Alstom Wind Chief Sees Turbine Growth in Brazil, Europe

March 19, 2012 by  
Filed under Green Energy News

Alstom (ALO) SA, the third-largest power-
equipment maker, expects higher sales for its wind turbines this
year and next, buoyed by growing demand in Brazil and offshore
bids in Europe.

“We’ve improved all our financial indicators this fiscal
year” ending March compared with last year, including sales,
order intake and operational performance, Alstom renewable unit
chief Jerome Pecresse said in a March 15 interview. “We’re
expecting growth to continue next year.”

“We’re seeing strong growth of the Brazilian market this
year,” Pecresse said at company headquarters near Paris. Alstom
will announce a “significant” order in Brazil this week, and
Electricite de France SA has picked Alstom’s turbines for a 150-
megawatt farm in Morocco, he said.

“We’re also seeing the pickup of the offshore wind
industry in Europe,” which should account for “several
gigawatts of new installs per year” within five years.

Alstom entered the wind market through the purchase of
Spain’s Ecotecnia in 2007. It has yet to crack the top 10 global
suppliers in the industry though today it’s inaugurating a
prototype for offshore farms to gain market share at a time when
the land-based wind market is suffering from overcapacity.

A half-decade boom in onshore wind-farm installations in
the U.S., Europe and Asia fueled competition among turbine
makers, forcing them to cut prices. Denmark’s Vestas Wind
Systems A/S (VWS)
, the world’s biggest producer, and Suzlon Energy
Ltd. (SUEL)
reported wider-than-expected losses last month.

‘Significant’ U.S. Drop

The company is predicting stable markets in Europe and
China next year, a “significant drop” in the U.S. if a tax
credit for wind power isn’t extended in 2013, and “growth in
the rest of the world,” Pecresse said.

Any reduction of wind farm financing by banks “isn’t
noticeable for now,” he said.

Competition among manufacturers and improvement in costs
will allow land-based wind power to reach “grid parity”
without government subsidies in some European countries in three
to five years. Brazil’s latest bids show onshore wind power has
reached grid parity there, he said.

“There are overcapacities in many geographical areas,”
the Alstom executive said. “In the long run, that will
progressively translate into the concentration of the industry”
as building offshore wind turbines requires “significant”
balance sheets and “a good deal of customers will focus on a
limited number of suppliers.”

Wind Is Profitable

Alstom’s wind business has remained profitable even as
prices slumped thanks to the company’s global footprint, which
allows it to buy parts such as forgings in India and China, and
“established” relations with utilities, Pecresse said.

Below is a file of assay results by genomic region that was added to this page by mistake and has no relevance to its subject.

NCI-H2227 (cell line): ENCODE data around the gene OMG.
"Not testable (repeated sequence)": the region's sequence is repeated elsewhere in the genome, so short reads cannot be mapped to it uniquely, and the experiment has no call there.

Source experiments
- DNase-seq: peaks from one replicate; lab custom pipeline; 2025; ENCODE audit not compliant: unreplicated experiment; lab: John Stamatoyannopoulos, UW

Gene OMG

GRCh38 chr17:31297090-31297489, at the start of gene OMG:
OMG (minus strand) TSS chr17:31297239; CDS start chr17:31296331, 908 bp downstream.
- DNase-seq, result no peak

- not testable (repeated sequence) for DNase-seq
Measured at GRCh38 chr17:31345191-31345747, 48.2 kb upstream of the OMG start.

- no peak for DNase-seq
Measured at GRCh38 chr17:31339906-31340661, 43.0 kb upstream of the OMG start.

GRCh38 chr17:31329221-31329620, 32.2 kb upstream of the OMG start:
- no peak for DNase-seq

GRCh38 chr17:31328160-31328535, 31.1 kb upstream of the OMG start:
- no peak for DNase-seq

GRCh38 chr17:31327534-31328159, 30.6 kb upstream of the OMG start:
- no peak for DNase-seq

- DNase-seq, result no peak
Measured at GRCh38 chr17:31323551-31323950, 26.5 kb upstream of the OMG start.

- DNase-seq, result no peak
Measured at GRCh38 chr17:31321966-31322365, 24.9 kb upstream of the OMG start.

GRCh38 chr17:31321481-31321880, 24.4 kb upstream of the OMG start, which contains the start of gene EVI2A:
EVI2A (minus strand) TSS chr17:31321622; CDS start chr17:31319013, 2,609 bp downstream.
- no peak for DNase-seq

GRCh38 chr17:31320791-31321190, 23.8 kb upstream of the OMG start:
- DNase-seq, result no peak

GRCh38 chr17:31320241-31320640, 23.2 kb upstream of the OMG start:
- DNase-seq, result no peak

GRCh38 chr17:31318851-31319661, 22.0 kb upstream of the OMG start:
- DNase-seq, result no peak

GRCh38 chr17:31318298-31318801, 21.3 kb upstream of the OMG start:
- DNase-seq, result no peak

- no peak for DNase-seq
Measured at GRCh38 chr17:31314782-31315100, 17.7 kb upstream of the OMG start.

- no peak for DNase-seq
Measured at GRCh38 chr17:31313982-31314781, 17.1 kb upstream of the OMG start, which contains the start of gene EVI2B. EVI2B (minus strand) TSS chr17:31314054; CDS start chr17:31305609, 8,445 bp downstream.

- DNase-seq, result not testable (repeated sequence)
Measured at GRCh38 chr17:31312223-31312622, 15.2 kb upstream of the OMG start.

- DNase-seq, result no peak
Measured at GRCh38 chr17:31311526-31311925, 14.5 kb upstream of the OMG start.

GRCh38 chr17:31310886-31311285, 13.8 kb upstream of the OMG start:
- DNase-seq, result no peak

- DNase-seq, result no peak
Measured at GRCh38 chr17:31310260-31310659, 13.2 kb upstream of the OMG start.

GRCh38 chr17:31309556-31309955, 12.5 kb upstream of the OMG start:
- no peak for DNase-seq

The company doesn’t provide specific figures for its wind
business. The operating margin of its renewables unit, which
includes hydropower equipment, fell to 7.3 percent of sales in
the April-September period from 9 percent a year earlier, hurt
by price erosion in wind. Renewables orders in the April-
December period climbed 26 percent to 1.3 billion euros ($1.7
billion).

Pecresse said it’s his duty to examine acquisition
opportunities in all renewable industries including wind, hydro
and solar power. He declined to say whether Alstom looked at
Suzlon’s unit.

Alstom, which has wind turbine plants in Spain, Brazil and
Texas, may seek a partner to develop its business in Asia, where
it has no wind footprint, Pecresse said.

Still, “offshore, Latin and North America are the
priorities,” he said. The plant in Amarillo, Texas, only has
“a few small contracts” amid a “very competitive backdrop”
in the U.S.

French Factories

Alstom has said it will invest about 100 million euros in
France in factories that will make tower, blades, generators and
nacelles if the EDF-led consortium it’s a member of wins more
than half of the French bid to build 3,000 megawatts of offshore
wind power. The result of the tender is due in April, the
government said.

Alstom will also bid to supply turbines for 3,000 megawatts
of offshore wind to be built in France by 2020, Pecresse said.

The 6-megawatt turbine inaugurated today near Nantes in
western France has 73.5-meter (241-foot) blades, the biggest
prototype for offshore wind farms assembled, he said.

Its gearless technology, also chosen by Siemens AG (SIE) for its
planned 6-megawatt machine, eliminates the “Achille’s heel” of
existing rival machines of smaller sizes, Pecresse said.

To contact the reporter on this story:
Francois de Beaupuy in Paris at
fdebeaupuy@bloomberg.net

To contact the editor responsible for this story:
Benedikt Kammel at
bkammel@bloomberg.net

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